Will Varley - As The Crow Flies Album Review
Will Varley's much anticipated follow-up album to his brilliant 2011 album 'Advert Soundtracks' has been well worth the wait. 'As The Crow Flies' is no step change for Will but more of a gentle development on a carefully woven thread. Since the release of his last album, Will has not exactly been merely contemplative; he has gigged relentlessly, most recently and successfully as support to kindred spirit Beans On Toast, and in the last year Will has also self-published his first novel 'Sketch Of A Last Day'. No wonder, then, that his story telling abilities have not diminished in the two years between each release. His humour, empathy, sensitivity and pathos are all evident throughout this collection of eleven new tracks.
Where 'As The Crow Flies' differs slightly is in its mood and energy. The feel of this album is less immediate, less agitated, mellower and with a broader sense of maturity. It is a product of its time but not defined by or restricted by it. There is more of a soulful feel to Will's voice too, a gentle smoothness that is both soothing and captivating in its tone. As if to aptly complete this subtle transition, Will has also become a more accomplished musician, crafting many beautiful compositions from his acoustic guitar.
The album starts with Will's love letter to Deal. 'Where The Wild Wind Blows' captures the very essence of Will's Deal, from its pubs and bars (where many of these songs were written) to the beach and the cafes and the wind-blown in from the Channel that whips around the town. 'Weddings And Wars' sees a more cynical side to Will Varley's verse as he questions our very existence, its purpose and the absurdity of it all. It is one of Will's more complex arrangements, joined as he is by Aidan Shepherd on accordion, Natasha Greenham on fiddle and Nicola Vella on backing vocals (members of Will's stable mate band Cocolovers). The enhanced mix works well as the extra instrumentation is introduced to great effect complimenting Will's impassioned vocal: 'Instead of mountains, we're heading for Mars, instead of God we have credit cards.'
The title track moves us back to Will's childhood in Kingston-Upon-Thames. As he relives episodes with his family and friends and reminisces with a fondness and tenderness of a man caught up in his memories of the past, he also imparts his bemusement as to how things all pan out in the future. 'She's Been Drinking' is similarly emotive as a tale unfolds of a troubled soul struggling to find her way through the haze of drink and drugs. Will's vocal is suitably soft and soulful as he narrates a journey he is seemingly helpless to change.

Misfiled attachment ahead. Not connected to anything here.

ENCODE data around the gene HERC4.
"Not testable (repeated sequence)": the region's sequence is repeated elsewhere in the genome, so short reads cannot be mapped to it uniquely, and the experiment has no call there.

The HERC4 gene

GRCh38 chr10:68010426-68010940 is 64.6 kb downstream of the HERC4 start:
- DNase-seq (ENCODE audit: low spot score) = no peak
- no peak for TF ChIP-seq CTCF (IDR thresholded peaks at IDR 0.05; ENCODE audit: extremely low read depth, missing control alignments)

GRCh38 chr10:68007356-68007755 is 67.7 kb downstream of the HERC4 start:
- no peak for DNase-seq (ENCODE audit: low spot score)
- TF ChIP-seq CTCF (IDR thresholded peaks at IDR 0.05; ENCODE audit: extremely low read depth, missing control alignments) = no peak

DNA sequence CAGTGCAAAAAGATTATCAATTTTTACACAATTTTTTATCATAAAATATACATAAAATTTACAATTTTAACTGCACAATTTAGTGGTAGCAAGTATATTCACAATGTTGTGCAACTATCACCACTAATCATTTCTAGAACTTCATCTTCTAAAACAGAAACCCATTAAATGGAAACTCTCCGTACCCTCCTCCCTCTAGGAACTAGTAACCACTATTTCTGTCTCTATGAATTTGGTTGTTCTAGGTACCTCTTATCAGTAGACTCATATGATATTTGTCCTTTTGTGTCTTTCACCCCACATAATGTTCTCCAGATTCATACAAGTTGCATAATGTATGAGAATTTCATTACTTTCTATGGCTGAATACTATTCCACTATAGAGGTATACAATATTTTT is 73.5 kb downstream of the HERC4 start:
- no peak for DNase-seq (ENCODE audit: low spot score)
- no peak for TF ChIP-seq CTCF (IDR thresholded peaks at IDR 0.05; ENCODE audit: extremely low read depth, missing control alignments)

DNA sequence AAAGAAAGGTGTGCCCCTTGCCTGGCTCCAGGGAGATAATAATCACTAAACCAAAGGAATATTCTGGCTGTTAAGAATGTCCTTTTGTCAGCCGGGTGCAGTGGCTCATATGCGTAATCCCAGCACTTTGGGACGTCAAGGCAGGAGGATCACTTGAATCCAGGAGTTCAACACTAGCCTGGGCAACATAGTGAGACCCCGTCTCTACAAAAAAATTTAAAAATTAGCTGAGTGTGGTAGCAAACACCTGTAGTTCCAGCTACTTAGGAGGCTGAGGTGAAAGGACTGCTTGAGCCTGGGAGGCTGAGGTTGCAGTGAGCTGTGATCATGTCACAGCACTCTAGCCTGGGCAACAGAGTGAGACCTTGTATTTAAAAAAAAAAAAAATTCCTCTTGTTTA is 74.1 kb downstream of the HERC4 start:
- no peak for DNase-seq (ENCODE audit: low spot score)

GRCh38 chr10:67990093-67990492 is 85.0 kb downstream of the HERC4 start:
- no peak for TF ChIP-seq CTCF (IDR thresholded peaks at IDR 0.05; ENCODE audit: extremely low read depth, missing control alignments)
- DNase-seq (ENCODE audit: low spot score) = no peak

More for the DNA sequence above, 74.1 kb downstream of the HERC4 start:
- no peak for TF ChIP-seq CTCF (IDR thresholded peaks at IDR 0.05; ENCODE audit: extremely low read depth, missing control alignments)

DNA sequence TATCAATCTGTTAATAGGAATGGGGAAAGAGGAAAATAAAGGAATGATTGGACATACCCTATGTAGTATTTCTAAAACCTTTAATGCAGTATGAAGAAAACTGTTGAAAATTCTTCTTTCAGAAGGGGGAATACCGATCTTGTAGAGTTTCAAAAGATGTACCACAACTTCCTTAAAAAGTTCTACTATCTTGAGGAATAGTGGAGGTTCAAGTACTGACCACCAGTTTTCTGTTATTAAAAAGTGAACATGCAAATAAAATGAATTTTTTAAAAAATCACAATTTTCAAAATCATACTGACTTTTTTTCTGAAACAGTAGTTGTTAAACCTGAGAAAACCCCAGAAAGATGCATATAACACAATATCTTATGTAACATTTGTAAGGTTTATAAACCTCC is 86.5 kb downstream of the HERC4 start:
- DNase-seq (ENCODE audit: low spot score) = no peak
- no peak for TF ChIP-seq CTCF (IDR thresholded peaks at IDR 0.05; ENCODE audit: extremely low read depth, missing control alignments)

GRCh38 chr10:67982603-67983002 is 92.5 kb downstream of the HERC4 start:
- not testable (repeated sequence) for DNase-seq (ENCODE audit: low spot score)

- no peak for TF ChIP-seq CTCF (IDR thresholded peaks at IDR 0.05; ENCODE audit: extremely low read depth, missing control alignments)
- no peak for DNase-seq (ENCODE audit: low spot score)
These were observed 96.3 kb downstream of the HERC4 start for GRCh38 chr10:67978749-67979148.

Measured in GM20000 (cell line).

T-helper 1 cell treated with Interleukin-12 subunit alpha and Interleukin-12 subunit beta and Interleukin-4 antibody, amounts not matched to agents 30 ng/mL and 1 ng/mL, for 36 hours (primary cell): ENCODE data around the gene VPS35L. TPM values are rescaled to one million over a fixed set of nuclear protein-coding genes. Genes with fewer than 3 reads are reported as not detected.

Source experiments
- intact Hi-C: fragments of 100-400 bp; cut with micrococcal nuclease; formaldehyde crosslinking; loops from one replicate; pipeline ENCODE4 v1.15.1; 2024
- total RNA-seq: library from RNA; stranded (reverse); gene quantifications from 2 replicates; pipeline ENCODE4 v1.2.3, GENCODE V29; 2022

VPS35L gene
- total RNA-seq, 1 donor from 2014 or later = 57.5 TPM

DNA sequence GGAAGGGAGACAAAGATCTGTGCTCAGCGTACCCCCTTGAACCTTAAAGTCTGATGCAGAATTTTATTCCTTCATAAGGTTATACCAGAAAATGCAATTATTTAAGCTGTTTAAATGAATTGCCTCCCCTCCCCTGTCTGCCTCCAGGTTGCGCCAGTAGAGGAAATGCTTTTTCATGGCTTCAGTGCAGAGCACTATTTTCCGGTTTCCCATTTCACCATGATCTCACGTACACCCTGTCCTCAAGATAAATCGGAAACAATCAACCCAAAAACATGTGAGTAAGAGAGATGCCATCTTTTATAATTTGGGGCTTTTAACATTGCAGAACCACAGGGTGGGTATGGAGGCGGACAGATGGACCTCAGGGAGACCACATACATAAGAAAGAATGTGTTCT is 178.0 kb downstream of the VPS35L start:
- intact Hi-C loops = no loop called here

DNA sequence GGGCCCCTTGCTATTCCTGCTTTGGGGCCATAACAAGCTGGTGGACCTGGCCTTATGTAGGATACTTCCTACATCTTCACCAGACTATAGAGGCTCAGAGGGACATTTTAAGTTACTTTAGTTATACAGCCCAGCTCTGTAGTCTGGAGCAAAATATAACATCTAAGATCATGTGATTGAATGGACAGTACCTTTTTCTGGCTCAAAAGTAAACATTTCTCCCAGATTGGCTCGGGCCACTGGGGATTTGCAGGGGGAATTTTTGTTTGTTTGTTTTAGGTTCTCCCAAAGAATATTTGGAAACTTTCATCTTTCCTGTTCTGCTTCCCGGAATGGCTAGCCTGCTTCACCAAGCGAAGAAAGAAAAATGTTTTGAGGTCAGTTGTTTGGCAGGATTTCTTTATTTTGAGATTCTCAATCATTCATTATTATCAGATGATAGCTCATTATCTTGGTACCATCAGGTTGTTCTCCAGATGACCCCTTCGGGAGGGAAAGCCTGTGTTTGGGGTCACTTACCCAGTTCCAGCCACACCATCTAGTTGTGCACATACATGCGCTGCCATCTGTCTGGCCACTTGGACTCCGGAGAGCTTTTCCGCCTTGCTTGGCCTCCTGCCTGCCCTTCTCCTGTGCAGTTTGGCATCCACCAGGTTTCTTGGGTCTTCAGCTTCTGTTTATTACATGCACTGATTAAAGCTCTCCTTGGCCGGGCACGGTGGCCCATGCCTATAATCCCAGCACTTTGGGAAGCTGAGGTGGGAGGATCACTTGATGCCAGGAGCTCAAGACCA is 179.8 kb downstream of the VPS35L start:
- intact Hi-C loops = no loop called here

'When You're Gone' picks up the beat slightly and brings back Natasha Greenham to provide some excellent fiddle accompaniment. Will's lyrical prowess continues to be his forte with this track being a particularly good example of just how well-crafted and honed his words are and how effortlessly he has been able to score them.
'Down The Well' sees Will at ease in the role of protest singer as he more than justifies his inclusion in the esteemed lineage of fine folk singers that have gone before him: 'What lies will we tell when my sons ask me how we ended up all in this hell? Say we followed them all down the well.'
Where Will displays his humorous side is in the festival favourite 'I Got This E-Mail' and the hilarious 'The Self-Checkout Shuffle'. Will's frustration with the establishment, and especially Mr Cameron, are all evident as Will appeases his mother with his solution to save his and, ultimately, the country's plight (Nick Clegg's cameo role playing Tetris on his Gameboy is worth the former song alone). 'The Self-Checkout Shuffle' skips along to the album's quickest pace with Will trying to navigate the isles of Sainsbury's whilst encountering the advances of an over amorous friend's mother!
All these tracks would make a worthy album in isolation, however, there is one more standout track that serves to cap off 'As The Crow Flies' as a very special piece of work. Just as 'King For A King' was the highlight of 'Advert Soundtracks', so 'Blood And Bone' is its equivalent here. Both songs display touches of genius that deserve to make Will Varley a more widely known artist than he currently is. Will's ability to impart a story so succinctly and effectively serves as a benchmark in this bloated genre of those peddling a far less pedigree version of contemporary folk. From the off, the lyrics draw you in to a mysterious tale that unfolds into a marvellous story of death, deception and eventual redemption. 'Men are made from blood and bone like metal made from dust/ Men are bound to die alone like metal's bound to rust.' I think the biggest compliment I could pay this song is to say that, had Johnny Cash still been alive, he would have loved to record this song as part of his American Recordings series - it really is that strong a song.
'As The Crow Flies' is a fabulous collage of finely crafted folk songs from Will Varley. The songs are never less than fascinating stories all sung with an audible love and sensitivity. Fittingly, they were all recorded, mixed and produced with great dexterity by fellow Cocolover David Hatton Jnr in an old smugglers cottage in Deal 'ten paces from the sea'. This album is full of stirring stuff that is not just suggested, but required, listening.
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